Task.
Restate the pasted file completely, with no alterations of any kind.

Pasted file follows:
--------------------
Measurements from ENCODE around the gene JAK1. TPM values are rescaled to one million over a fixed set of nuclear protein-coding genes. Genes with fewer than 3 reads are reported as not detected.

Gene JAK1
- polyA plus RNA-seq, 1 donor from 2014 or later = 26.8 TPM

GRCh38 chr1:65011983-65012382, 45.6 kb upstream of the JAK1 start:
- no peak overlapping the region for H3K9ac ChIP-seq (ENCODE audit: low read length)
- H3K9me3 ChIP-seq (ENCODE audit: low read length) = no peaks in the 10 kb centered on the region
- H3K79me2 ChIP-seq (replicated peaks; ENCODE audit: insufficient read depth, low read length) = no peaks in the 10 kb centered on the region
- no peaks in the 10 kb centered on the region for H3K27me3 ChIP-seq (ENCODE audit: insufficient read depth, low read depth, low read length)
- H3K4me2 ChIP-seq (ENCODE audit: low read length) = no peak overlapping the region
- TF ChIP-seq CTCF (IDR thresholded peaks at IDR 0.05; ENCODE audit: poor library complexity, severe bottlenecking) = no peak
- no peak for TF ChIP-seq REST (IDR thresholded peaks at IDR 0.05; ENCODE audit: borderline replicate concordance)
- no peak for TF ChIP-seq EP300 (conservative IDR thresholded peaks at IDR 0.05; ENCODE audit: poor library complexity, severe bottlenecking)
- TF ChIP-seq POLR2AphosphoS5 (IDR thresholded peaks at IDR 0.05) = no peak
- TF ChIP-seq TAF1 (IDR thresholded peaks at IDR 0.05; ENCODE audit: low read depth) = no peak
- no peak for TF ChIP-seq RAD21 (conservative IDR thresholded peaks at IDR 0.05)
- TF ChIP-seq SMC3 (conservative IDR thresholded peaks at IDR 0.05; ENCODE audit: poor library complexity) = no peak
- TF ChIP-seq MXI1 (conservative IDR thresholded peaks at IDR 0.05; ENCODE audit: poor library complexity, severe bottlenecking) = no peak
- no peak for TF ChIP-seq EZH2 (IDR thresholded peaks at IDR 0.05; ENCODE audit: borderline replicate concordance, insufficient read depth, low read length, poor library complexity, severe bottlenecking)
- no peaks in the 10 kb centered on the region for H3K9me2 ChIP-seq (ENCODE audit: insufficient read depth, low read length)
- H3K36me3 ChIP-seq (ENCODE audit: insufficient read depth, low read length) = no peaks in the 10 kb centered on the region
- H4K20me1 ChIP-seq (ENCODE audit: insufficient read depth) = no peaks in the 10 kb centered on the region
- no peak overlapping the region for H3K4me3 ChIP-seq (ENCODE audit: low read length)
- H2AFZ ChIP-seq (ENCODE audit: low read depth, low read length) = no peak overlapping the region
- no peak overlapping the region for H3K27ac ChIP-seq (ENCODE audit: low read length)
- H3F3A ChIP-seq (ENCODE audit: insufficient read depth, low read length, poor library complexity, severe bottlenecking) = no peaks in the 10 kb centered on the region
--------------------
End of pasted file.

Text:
Measurements from ENCODE around the gene JAK1. TPM values are rescaled to one million over a fixed set of nuclear protein-coding genes. Genes with fewer than 3 reads are reported as not detected.

Gene JAK1
- polyA plus RNA-seq, 1 donor from 2014 or later = 26.8 TPM

GRCh38 chr1:65011983-65012382, 45.6 kb upstream of the JAK1 start:
- no peak overlapping the region for H3K9ac ChIP-seq (ENCODE audit: low read length)
- H3K9me3 ChIP-seq (ENCODE audit: low read length) = no peaks in the 10 kb centered on the region
- H3K79me2 ChIP-seq (replicated peaks; ENCODE audit: insufficient read depth, low read length) = no peaks in the 10 kb centered on the region
- no peaks in the 10 kb centered on the region for H3K27me3 ChIP-seq (ENCODE audit: insufficient read depth, low read depth, low read length)
- H3K4me2 ChIP-seq (ENCODE audit: low read length) = no peak overlapping the region
- TF ChIP-seq CTCF (IDR thresholded peaks at IDR 0.05; ENCODE audit: poor library complexity, severe bottlenecking) = no peak
- no peak for TF ChIP-seq REST (IDR thresholded peaks at IDR 0.05; ENCODE audit: borderline replicate concordance)
- no peak for TF ChIP-seq EP300 (conservative IDR thresholded peaks at IDR 0.05; ENCODE audit: poor library complexity, severe bottlenecking)
- TF ChIP-seq POLR2AphosphoS5 (IDR thresholded peaks at IDR 0.05) = no peak
- TF ChIP-seq TAF1 (IDR thresholded peaks at IDR 0.05; ENCODE audit: low read depth) = no peak
- no peak for TF ChIP-seq RAD21 (conservative IDR thresholded peaks at IDR 0.05)
- TF ChIP-seq SMC3 (conservative IDR thresholded peaks at IDR 0.05; ENCODE audit: poor library complexity) = no peak
- TF ChIP-seq MXI1 (conservative IDR thresholded peaks at IDR 0.05; ENCODE audit: poor library complexity, severe bottlenecking) = no peak
- no peak for TF ChIP-seq EZH2 (IDR thresholded peaks at IDR 0.05; ENCODE audit: borderline replicate concordance, insufficient read depth, low read length, poor library complexity, severe bottlenecking)
- no peaks in the 10 kb centered on the region for H3K9me2 ChIP-seq (ENCODE audit: insufficient read depth, low read length)
- H3K36me3 ChIP-seq (ENCODE audit: insufficient read depth, low read length) = no peaks in the 10 kb centered on the region
- H4K20me1 ChIP-seq (ENCODE audit: insufficient read depth) = no peaks in the 10 kb centered on the region
- no peak overlapping the region for H3K4me3 ChIP-seq (ENCODE audit: low read length)
- H2AFZ ChIP-seq (ENCODE audit: low read depth, low read length) = no peak overlapping the region
- no peak overlapping the region for H3K27ac ChIP-seq (ENCODE audit: low read length)
- H3F3A ChIP-seq (ENCODE audit: insufficient read depth, low read length, poor library complexity, severe bottlenecking) = no peaks in the 10 kb centered on the region